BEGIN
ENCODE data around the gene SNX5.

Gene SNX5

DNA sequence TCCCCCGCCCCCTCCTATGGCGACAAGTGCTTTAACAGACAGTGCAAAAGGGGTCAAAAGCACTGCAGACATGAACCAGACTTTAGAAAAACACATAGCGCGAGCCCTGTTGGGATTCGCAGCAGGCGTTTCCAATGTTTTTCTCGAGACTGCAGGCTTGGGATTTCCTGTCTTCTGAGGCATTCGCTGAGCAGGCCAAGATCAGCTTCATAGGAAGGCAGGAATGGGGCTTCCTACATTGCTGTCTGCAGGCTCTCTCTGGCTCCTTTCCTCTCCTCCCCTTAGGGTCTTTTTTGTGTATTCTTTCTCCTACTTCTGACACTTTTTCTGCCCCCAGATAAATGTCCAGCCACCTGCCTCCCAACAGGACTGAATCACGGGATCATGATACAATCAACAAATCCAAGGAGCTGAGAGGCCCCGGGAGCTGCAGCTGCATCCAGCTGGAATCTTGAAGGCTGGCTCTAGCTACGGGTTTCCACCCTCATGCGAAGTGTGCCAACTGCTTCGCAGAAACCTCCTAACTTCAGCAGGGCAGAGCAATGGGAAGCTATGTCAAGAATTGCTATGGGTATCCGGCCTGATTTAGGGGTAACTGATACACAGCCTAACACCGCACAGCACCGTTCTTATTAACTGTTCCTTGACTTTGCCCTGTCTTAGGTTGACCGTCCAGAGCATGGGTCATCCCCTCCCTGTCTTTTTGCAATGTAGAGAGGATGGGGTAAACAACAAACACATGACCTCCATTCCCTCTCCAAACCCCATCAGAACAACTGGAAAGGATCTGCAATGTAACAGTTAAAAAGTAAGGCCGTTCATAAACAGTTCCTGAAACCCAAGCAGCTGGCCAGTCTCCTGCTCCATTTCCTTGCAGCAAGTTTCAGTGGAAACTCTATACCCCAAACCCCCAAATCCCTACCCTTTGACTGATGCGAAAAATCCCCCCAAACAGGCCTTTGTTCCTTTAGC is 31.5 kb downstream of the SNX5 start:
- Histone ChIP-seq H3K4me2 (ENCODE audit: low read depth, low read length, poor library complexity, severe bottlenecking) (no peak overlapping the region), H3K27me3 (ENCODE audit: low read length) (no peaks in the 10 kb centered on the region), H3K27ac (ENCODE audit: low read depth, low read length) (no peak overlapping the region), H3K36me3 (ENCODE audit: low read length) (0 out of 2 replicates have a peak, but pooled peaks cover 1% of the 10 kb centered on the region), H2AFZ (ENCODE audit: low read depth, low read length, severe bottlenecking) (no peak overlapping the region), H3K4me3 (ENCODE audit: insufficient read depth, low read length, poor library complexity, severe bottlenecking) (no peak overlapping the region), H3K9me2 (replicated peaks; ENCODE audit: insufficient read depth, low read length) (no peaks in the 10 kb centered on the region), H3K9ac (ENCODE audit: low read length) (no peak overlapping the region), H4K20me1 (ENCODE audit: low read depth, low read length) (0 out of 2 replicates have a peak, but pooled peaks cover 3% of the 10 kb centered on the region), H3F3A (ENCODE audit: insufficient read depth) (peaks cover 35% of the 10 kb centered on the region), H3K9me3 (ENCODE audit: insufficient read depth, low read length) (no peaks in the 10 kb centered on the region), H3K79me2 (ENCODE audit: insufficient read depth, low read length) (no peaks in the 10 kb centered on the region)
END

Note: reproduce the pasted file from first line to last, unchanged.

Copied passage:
ENCODE data around the gene SNX5.

Gene SNX5

DNA sequence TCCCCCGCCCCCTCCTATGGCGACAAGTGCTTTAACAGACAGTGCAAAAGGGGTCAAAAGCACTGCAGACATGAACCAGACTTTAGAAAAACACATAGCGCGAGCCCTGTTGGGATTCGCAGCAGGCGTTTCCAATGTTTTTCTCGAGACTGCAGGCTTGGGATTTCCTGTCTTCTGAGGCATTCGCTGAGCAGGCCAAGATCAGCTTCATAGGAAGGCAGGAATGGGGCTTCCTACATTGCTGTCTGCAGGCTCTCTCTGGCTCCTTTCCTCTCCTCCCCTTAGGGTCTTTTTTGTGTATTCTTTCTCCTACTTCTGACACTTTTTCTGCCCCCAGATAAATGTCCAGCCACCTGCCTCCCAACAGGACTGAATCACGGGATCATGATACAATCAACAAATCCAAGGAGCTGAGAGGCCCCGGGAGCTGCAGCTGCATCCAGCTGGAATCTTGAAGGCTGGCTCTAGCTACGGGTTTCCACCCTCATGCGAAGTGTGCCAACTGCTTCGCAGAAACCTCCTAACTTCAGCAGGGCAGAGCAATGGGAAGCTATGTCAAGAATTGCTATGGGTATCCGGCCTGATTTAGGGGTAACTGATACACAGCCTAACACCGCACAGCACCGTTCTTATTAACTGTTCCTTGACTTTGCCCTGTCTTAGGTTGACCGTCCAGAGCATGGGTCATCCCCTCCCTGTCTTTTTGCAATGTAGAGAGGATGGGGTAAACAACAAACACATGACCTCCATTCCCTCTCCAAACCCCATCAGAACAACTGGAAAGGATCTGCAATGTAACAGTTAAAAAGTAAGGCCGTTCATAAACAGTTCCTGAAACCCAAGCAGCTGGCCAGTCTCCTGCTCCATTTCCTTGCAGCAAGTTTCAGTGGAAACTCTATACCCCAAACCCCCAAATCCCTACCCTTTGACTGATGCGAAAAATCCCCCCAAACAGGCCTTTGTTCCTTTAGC is 31.5 kb downstream of the SNX5 start:
- Histone ChIP-seq H3K4me2 (ENCODE audit: low read depth, low read length, poor library complexity, severe bottlenecking) (no peak overlapping the region), H3K27me3 (ENCODE audit: low read length) (no peaks in the 10 kb centered on the region), H3K27ac (ENCODE audit: low read depth, low read length) (no peak overlapping the region), H3K36me3 (ENCODE audit: low read length) (0 out of 2 replicates have a peak, but pooled peaks cover 1% of the 10 kb centered on the region), H2AFZ (ENCODE audit: low read depth, low read length, severe bottlenecking) (no peak overlapping the region), H3K4me3 (ENCODE audit: insufficient read depth, low read length, poor library complexity, severe bottlenecking) (no peak overlapping the region), H3K9me2 (replicated peaks; ENCODE audit: insufficient read depth, low read length) (no peaks in the 10 kb centered on the region), H3K9ac (ENCODE audit: low read length) (no peak overlapping the region), H4K20me1 (ENCODE audit: low read depth, low read length) (0 out of 2 replicates have a peak, but pooled peaks cover 3% of the 10 kb centered on the region), H3F3A (ENCODE audit: insufficient read depth) (peaks cover 35% of the 10 kb centered on the region), H3K9me3 (ENCODE audit: insufficient read depth, low read length) (no peaks in the 10 kb centered on the region), H3K79me2 (ENCODE audit: insufficient read depth, low read length) (no peaks in the 10 kb centered on the region)